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Existential Crisis aka Arduino RPG

DFRobot Aug 30 2016 1244

This project is made by Cory Potter and originally published on hackster.io.

The project makes a visually interesting simulation of a character wandering through a maze looking for a key and trying to find the door to exit only to be stuck repeating this for all eternity.  Additionally, there are "enemies" trying to kill the character, but the bright side is that when the character dies, within a matter of time, he is regenerated forever stuck looking for potions to stay alive a little longer only to find another key and another door.

To make this project, you may need:

Arduino UNO & Genuino UNO × 1 

DFRobot Arduino Uno LCD with buttons Shield × 1

MAX7219 8X8 Red Dot LED Matrix × 1

Soldering iron 

In my youth, we had arcades and bowling alleys to play games slightly better than the Atari home gaming system. The VIC-20 home computer system was the predecessor to the Commodore-64. Growing-up during a time before wireless phones and graphics better than the Atari, I really enjoyed the text-based adventure games. To this day, I can recall images in my mind of what I imagined while reading the descriptions of the environments I got to explore. Using only Arduino Uno, I want something like a text-based adventure or Multi-User Dungeons (MUDs), or Zork, using basic rules of Dungeons & Dragons with a feel similar to Gauntlet or Diablo.



This simulation covers the basic motivation of finding the key hidden in the current map and then locate the door to exit.  Each player has hit-points, armor class, experience points, and can hold up to three items.  The MAX7219 8X8 Red Dot LED Matrix is used as a 'viewer' into the world of the simulation, displaying a section of overall map at a time.  Each dot represents either a wall, if solid or a player when blinking. As the player moves around the map, the display moves to the relevant section.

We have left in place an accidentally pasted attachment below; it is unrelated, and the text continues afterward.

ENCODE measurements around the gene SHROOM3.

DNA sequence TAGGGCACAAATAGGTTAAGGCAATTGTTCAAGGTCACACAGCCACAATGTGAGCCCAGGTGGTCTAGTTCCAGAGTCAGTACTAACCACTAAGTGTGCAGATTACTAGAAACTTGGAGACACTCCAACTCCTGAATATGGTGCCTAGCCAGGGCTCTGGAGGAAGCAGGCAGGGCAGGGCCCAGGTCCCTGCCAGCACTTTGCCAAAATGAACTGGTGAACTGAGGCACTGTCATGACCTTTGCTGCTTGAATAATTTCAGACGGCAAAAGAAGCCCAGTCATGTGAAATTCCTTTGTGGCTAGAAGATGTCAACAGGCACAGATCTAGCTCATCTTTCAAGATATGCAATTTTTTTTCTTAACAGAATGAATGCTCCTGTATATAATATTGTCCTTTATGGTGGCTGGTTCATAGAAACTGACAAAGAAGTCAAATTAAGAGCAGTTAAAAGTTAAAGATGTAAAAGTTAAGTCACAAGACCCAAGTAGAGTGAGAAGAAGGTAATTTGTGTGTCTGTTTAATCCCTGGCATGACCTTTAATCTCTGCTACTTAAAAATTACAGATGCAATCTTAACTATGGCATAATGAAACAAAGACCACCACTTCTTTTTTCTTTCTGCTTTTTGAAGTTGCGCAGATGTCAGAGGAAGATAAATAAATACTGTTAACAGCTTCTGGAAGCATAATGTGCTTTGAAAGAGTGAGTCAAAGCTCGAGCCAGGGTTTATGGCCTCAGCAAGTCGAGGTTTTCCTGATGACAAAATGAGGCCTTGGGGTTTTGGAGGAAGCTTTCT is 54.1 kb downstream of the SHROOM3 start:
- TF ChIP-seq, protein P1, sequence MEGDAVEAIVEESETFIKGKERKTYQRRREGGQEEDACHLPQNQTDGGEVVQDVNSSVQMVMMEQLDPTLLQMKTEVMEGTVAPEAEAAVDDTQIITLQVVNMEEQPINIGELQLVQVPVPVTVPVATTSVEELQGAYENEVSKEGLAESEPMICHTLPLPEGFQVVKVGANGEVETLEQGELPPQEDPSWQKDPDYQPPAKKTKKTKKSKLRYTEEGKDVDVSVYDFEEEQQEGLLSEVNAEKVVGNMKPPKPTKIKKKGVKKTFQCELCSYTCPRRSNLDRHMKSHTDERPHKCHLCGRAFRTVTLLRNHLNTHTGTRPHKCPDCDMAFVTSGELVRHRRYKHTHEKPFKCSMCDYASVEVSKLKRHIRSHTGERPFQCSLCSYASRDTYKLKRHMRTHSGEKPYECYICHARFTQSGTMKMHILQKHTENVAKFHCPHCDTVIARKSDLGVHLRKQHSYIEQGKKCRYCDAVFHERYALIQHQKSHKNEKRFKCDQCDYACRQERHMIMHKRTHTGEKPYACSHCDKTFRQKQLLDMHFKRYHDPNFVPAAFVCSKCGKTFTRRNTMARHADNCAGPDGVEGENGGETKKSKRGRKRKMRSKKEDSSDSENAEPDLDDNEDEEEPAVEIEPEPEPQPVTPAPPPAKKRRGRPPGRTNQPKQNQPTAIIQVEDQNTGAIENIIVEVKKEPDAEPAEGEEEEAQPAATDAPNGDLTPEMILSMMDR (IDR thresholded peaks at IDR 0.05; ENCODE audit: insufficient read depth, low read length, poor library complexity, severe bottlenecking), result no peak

I have included several mini animations, a series of icons shown on the 8x8 display, for finding a key, using a potion, using magic, opening the door, and player death. I have also included numbers 1 - 20 for showing the result of a simulated die roll. However, showing the number each time the player rolls is annoying so this animation has been disabled.



Solder on a header to the LCD with buttons Shield

The hardware I used for this project is an Arduino Uno with the LCD with buttons Shield.  I soldered a female header in the upper right-hand corner of the LCD shield PCB so that I could plug in the MAX7219 8X8 Red Dot LED Matrix.  The code is set to use these pins.  The working prototype makes basic decisions and has a ‘short-term’ memory.  The MAX7219 8X8 Red Dot LED Matrix displays portions of the 16x16 map at a time, acting as a ‘viewer’.  The simulation can be played through the LCD Shield, which when combined with the code for the simulation, maxed out the program space on the microcontroller.  My plans for incorporating a neural network will have to be programmed on a separate Arduino unit. I have programmed the transmit and receive of the Player objects using I2C to communicate between the microcontrollers.


If you are making this project then I will assume that you know how to compile a sketch and upload it to the Arduino Uno. You will need to have the LiquidCrystal.h library and the LedControl library in order to compile the source available at the link above.

Using the buttons on the LCD Shield

The code for controlling the player's actions using the LCD buttons shield works but you will have to slow down the timing of turns by pressing the DOWN button until the simulation has slowed down enough. The UP button increases the speed. Selections can be made by pressing the RIGHT button to toggle and the SELECT button to choose. I would appreciate any feedback you have as to how we can better control the player and keep the simulation going at a reasonable rate.


LCD Shield Schematic

LCD Shield footprint


Complete source-code except LedControl and LiquidCrystal libraries.